“The FBI is the largest criminal gang in the country,” right-wing commentator Dinesh D’Souza recently wrote on Twitter, adding, “It’s America’s version of the KGB or the Chinese state police.”

To be sure, the FBI has made several grievous errors in recent years. It failed to follow up on a tip that might have prevented a school shooting in Parkland, Florida, in 2018. It bungled an investigation in 2015 into claims that a doctor for USA Gymnastics had sexually abused young women.

In 2020, an FBI lawyer pleaded guilty to doctoring an email that was used in preparation to ask a court to renew an order to wiretap a former Trump campaign adviser. Questions have also been raised about whether the bureau, which is in charge of preventing terrorism, could have done more to stop the Capitol attack with the use of secret informants it had within two of the far-right groups involved in the riot.

Some recent attacks on the FBI by right-wing officials and figures in the news media seem intended to make money. Rep. Marjorie Taylor Greene, R-Ga., sells “Defund the FBI” baseball hats; Sebastian Gorka, a former Trump adviser, peddles T-shirts reading, “FBI: Fascist Bureau of Intimidation.”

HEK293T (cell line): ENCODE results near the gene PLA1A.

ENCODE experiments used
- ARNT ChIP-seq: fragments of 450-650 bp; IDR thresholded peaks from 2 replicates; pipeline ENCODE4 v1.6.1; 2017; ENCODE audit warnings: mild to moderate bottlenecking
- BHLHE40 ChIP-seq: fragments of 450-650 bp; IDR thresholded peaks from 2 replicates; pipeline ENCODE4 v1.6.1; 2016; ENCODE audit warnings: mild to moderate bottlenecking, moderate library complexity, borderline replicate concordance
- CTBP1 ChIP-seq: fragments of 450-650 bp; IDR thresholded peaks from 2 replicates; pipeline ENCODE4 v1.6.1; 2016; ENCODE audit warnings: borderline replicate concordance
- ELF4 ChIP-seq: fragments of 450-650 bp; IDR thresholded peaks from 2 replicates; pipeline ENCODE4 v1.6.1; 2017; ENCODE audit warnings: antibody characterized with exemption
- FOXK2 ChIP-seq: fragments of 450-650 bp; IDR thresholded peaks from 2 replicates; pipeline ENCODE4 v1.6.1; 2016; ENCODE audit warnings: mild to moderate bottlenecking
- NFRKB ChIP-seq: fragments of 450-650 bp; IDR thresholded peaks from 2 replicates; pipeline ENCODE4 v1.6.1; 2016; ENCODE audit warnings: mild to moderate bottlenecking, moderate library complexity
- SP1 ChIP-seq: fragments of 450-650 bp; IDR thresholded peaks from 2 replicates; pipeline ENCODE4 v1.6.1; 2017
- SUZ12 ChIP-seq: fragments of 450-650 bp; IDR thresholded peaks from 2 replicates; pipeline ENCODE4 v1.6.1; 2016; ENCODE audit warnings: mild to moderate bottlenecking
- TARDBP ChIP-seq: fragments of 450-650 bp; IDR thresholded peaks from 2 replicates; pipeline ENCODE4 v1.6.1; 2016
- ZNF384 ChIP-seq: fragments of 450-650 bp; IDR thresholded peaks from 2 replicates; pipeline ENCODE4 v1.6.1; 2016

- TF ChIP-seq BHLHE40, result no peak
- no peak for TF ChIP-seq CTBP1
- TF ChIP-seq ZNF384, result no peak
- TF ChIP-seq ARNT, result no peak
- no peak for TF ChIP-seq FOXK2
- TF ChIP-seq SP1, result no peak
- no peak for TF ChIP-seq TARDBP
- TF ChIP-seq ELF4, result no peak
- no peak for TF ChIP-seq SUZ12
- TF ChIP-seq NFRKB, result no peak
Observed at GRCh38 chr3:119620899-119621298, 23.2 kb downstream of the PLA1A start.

The barrage of messaging comes as the bureau itself has faced violence.

In August, an Ohio man, enraged by the search of Mar-a-Lago, tried to break into the FBI’s field office near Cincinnati and was ultimately killed in a shootout with local police. Investigators later discovered social media posts he had written encouraging others to kill federal agents.

On Dec. 16, a Tennessee man who was facing charges of assaulting police during the Capitol attack was charged again with plotting to assassinate several of the federal agents who had investigated him. He was also accused of planning an attack on the FBI’s field office in Knoxville, Tennessee.

The FBI declined to comment on the attacks against Piro, but three former and current law enforcement officials, speaking on the condition of anonymity to discuss personnel matters, said he was not under investigation when he retired from the bureau.

Piro said he was depressed by how some former agents had turned on the bureau.

“I am saddened by their behavior and their total disregard for those who are working for the FBI,” he said, “and those who came before them to make the FBI the premier law enforcement agency in the world.”